Aspirin for primary prevention reduces ischaemic events but increases bleeding
Use of aspirin for primary prevention of cardiovascular (CV) events leads to lower nonfatal ischaemic events but significantly greater nonfatal bleeding events, a recent study has shown.
This analysis sought to examine the clinical outcomes with aspirin for primary prevention of CV disease after the recent publication of large trials adding >45,000 individuals to the published data. Included were randomized controlled trials (RCTs) comparing clinical outcomes with aspirin vs control with follow-up duration of at least 1 year.
Efficacy outcomes were as follows: all-cause death, CV death, myocardial infarction (MI), stroke, transient ischaemic attack (TIA) and major adverse CV events. Safety outcomes were major bleeding, intracranial bleeding, fatal bleeding and major gastrointestinal (GI) bleeding. The investigators calculated random effects DerSimonian-Laird risk ratios (RRs) for outcomes.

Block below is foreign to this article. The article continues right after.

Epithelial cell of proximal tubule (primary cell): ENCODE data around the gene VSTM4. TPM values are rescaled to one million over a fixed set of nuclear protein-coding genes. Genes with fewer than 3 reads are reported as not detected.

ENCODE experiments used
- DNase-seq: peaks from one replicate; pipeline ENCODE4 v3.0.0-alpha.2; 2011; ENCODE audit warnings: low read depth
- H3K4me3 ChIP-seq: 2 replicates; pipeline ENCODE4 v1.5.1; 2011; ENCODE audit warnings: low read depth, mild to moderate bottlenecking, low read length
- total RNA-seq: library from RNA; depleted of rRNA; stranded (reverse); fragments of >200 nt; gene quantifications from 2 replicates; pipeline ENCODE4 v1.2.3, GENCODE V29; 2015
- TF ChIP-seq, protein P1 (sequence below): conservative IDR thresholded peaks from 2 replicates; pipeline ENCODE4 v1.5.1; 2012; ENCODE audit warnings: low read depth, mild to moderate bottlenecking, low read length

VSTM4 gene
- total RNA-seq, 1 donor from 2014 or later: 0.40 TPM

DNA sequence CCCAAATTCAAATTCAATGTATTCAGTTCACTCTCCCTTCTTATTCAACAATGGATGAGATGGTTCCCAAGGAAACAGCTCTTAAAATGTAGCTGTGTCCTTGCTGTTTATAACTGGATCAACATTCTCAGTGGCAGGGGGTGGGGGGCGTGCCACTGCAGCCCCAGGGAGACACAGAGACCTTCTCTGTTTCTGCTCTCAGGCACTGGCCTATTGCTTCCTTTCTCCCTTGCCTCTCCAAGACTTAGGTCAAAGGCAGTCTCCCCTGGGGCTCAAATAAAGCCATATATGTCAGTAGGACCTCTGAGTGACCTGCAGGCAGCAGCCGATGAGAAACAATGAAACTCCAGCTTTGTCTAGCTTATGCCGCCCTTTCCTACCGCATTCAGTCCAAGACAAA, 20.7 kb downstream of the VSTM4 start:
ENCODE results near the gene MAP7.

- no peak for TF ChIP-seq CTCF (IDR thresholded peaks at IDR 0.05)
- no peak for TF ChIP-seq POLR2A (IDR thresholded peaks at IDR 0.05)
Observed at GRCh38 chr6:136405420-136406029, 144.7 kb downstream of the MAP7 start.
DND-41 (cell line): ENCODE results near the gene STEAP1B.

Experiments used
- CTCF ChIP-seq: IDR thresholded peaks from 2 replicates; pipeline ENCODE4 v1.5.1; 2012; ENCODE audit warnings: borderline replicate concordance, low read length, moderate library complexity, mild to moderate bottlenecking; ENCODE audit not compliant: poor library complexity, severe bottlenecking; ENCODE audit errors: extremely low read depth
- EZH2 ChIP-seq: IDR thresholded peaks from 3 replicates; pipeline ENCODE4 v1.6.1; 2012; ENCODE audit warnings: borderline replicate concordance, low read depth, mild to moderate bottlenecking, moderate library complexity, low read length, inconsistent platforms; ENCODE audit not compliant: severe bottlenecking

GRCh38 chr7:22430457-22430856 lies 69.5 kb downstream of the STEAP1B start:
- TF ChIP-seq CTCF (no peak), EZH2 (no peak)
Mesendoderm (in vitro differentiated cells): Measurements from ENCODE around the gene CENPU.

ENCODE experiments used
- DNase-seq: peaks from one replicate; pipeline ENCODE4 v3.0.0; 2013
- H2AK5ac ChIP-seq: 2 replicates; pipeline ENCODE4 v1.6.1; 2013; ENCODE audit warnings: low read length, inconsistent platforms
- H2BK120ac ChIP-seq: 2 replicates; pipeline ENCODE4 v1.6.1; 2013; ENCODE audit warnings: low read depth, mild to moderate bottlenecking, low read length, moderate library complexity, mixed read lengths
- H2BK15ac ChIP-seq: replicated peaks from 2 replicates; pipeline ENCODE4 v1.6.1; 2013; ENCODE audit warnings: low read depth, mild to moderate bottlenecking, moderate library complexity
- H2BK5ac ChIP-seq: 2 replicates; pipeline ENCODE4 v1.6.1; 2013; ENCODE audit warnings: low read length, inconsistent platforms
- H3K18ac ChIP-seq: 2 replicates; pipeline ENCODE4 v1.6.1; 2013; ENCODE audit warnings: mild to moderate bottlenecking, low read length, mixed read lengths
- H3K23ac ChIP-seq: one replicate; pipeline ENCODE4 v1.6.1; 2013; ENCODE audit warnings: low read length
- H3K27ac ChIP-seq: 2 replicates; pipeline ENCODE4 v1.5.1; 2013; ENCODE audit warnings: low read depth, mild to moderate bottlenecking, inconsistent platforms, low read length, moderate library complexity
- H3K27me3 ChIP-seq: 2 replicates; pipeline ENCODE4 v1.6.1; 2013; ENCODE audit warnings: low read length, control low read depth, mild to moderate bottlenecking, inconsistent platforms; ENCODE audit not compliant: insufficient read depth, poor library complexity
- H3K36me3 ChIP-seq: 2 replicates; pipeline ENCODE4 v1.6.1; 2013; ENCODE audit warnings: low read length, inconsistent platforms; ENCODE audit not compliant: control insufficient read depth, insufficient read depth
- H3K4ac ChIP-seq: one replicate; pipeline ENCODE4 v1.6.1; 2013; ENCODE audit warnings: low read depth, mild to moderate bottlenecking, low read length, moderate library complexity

Fifteen RCTs involving a total of 165,502 participants (aspirin, n=83,529; control, n=81,973) were included in the analysis.
Aspirin, compared with control, correlated with similar all-cause death (RR, 0.97, 95 percent CI, 0.93–1.01), CV death (RR, 0.93, 0.86–1.00) and non-CV death (RR, 0.98, 0.92–1.05) but reduced risks of nonfatal MI (RR, 0.82, 0.72–0.94), TIA (RR, 0.79, 0.71–0.89) and ischaemic stroke (RR, 0.87, 0.79–0.95).
Aspirin users also had a higher risk of major bleeding (RR, 1.5, 1.33–1.69), intracranial bleeding (RR, 1.32, 1.12–1.55) and major GI bleeding (RR, 1.52, 1.34–1.73), with similar rates of fatal bleeding (RR, 1.09, 0.78–1.55) compared with controls. Within the follow-up period of the study, both groups had comparable total cancer and cancer-related deaths.